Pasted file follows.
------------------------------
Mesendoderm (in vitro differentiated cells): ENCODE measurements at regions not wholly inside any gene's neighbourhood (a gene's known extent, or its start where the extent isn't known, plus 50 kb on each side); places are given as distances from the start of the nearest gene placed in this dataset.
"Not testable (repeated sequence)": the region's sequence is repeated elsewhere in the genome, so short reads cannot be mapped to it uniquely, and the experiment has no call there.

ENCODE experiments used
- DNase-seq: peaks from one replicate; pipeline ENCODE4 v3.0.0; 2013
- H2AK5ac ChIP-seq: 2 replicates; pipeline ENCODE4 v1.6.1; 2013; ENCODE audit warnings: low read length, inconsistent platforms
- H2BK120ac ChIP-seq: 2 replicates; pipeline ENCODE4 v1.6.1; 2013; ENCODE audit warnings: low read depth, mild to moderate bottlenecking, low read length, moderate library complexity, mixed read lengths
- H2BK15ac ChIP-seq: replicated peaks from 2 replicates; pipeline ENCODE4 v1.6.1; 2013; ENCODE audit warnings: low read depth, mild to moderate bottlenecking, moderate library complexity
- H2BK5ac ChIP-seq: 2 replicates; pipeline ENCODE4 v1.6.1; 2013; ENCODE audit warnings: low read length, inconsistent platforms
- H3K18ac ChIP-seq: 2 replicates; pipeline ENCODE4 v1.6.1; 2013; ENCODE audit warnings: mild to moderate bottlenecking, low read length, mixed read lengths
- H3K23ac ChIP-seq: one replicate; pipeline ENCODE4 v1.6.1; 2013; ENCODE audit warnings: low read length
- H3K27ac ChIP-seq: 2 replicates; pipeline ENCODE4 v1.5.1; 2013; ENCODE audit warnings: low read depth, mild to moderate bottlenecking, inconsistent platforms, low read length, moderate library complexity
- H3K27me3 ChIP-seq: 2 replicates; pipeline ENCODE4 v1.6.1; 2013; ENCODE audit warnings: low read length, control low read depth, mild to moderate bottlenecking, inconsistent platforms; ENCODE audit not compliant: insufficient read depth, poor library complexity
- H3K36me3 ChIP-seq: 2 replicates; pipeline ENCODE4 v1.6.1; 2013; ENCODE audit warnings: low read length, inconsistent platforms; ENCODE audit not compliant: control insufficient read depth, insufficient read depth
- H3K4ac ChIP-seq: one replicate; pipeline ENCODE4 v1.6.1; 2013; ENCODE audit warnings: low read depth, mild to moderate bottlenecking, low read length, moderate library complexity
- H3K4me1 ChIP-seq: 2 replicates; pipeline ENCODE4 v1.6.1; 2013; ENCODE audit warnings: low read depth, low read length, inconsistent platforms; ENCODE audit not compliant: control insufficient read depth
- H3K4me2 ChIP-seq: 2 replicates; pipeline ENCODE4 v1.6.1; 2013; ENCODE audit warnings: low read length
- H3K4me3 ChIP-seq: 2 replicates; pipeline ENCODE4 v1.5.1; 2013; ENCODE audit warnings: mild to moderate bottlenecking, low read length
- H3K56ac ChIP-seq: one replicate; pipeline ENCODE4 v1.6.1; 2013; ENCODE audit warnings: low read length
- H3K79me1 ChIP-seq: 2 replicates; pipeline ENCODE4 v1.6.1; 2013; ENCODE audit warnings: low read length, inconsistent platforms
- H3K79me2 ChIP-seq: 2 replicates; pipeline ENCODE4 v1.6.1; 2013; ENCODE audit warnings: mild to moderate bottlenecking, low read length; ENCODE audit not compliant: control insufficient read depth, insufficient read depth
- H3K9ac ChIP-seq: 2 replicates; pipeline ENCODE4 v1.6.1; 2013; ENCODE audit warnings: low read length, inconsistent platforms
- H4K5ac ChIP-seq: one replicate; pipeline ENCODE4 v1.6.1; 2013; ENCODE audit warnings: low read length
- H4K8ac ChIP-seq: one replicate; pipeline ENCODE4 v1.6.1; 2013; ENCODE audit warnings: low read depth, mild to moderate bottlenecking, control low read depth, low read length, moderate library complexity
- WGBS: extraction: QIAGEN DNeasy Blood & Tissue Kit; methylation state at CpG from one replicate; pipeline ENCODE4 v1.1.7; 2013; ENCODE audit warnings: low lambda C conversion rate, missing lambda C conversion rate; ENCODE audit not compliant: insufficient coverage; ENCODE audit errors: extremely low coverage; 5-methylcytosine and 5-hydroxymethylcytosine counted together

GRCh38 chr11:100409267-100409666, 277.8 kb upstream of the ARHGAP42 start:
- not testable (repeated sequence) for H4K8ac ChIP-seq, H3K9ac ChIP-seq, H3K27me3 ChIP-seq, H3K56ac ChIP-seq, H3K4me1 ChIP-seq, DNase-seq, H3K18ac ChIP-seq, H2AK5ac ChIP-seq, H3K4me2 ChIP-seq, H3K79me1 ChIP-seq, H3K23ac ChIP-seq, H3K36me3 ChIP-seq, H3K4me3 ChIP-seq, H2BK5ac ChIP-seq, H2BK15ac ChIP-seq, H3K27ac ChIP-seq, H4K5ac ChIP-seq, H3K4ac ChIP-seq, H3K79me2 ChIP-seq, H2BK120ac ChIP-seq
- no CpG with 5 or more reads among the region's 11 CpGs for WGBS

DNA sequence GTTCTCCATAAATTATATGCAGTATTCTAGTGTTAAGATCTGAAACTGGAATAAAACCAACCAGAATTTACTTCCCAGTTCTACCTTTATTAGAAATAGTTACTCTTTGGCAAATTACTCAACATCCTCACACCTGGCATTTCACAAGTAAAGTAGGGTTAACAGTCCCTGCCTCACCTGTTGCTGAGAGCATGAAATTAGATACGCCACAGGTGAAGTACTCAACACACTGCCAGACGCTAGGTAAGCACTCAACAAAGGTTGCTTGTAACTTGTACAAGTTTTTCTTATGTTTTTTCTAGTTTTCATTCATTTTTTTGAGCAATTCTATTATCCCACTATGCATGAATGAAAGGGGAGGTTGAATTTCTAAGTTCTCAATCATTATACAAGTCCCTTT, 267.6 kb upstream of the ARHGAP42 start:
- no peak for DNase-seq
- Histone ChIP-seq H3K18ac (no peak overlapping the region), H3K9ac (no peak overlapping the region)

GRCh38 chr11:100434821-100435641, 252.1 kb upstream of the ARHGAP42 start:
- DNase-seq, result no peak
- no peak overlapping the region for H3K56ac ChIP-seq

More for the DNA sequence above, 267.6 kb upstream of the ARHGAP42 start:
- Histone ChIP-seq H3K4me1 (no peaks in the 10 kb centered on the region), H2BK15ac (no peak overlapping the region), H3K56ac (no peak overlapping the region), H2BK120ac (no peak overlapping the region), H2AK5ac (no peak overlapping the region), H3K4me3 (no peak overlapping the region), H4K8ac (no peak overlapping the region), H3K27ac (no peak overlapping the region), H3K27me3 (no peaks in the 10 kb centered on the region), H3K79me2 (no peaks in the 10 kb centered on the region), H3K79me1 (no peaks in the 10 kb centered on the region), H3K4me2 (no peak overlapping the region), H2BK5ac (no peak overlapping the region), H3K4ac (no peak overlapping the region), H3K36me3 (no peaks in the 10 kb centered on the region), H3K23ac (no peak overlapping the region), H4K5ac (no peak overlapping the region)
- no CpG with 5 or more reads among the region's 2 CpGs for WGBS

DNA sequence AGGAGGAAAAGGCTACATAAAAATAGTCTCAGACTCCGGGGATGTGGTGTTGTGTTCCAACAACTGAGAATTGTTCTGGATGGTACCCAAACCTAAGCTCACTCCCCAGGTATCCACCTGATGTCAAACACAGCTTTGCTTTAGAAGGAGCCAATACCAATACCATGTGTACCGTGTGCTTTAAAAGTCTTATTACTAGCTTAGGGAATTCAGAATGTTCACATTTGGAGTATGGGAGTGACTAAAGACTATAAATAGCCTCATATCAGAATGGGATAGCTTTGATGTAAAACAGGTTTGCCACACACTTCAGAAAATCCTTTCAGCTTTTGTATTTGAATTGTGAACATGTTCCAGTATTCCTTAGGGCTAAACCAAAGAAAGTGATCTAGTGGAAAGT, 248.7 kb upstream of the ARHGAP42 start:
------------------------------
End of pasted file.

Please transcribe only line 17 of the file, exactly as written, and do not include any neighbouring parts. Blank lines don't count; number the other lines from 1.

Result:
- H3K4me3 ChIP-seq: 2 replicates; pipeline ENCODE4 v1.5.1; 2013; ENCODE audit warnings: mild to moderate bottlenecking, low read length